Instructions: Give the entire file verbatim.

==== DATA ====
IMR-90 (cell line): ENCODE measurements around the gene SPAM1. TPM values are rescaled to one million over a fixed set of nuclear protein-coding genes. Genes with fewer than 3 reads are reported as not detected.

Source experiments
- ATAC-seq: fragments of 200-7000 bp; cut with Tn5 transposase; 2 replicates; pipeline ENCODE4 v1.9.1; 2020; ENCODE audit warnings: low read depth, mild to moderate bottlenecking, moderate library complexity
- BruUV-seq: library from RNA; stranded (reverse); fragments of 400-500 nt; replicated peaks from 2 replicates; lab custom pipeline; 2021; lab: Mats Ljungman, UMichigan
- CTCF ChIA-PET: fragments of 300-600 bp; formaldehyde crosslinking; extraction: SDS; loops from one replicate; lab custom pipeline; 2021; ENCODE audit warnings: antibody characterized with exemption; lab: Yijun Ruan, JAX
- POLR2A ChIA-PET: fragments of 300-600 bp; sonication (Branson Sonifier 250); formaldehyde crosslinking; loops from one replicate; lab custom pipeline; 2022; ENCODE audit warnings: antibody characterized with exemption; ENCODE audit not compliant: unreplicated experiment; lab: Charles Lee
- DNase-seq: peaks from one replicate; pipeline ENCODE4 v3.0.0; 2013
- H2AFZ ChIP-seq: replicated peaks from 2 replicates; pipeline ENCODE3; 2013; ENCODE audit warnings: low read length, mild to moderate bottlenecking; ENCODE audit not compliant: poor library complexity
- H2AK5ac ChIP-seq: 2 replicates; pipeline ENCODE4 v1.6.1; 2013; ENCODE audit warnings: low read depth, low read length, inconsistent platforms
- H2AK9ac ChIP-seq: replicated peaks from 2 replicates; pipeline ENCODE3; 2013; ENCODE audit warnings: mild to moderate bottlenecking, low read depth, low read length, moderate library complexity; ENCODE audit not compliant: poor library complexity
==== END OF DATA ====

IMR-90 (cell line): ENCODE measurements around the gene SPAM1. TPM values are rescaled to one million over a fixed set of nuclear protein-coding genes. Genes with fewer than 3 reads are reported as not detected.

Source experiments
- ATAC-seq: fragments of 200-7000 bp; cut with Tn5 transposase; 2 replicates; pipeline ENCODE4 v1.9.1; 2020; ENCODE audit warnings: low read depth, mild to moderate bottlenecking, moderate library complexity
- BruUV-seq: library from RNA; stranded (reverse); fragments of 400-500 nt; replicated peaks from 2 replicates; lab custom pipeline; 2021; lab: Mats Ljungman, UMichigan
- CTCF ChIA-PET: fragments of 300-600 bp; formaldehyde crosslinking; extraction: SDS; loops from one replicate; lab custom pipeline; 2021; ENCODE audit warnings: antibody characterized with exemption; lab: Yijun Ruan, JAX
- POLR2A ChIA-PET: fragments of 300-600 bp; sonication (Branson Sonifier 250); formaldehyde crosslinking; loops from one replicate; lab custom pipeline; 2022; ENCODE audit warnings: antibody characterized with exemption; ENCODE audit not compliant: unreplicated experiment; lab: Charles Lee
- DNase-seq: peaks from one replicate; pipeline ENCODE4 v3.0.0; 2013
- H2AFZ ChIP-seq: replicated peaks from 2 replicates; pipeline ENCODE3; 2013; ENCODE audit warnings: low read length, mild to moderate bottlenecking; ENCODE audit not compliant: poor library complexity
- H2AK5ac ChIP-seq: 2 replicates; pipeline ENCODE4 v1.6.1; 2013; ENCODE audit warnings: low read depth, low read length, inconsistent platforms
- H2AK9ac ChIP-seq: replicated peaks from 2 replicates; pipeline ENCODE3; 2013; ENCODE audit warnings: mild to moderate bottlenecking, low read depth, low read length, moderate library complexity; ENCODE audit not compliant: poor library complexity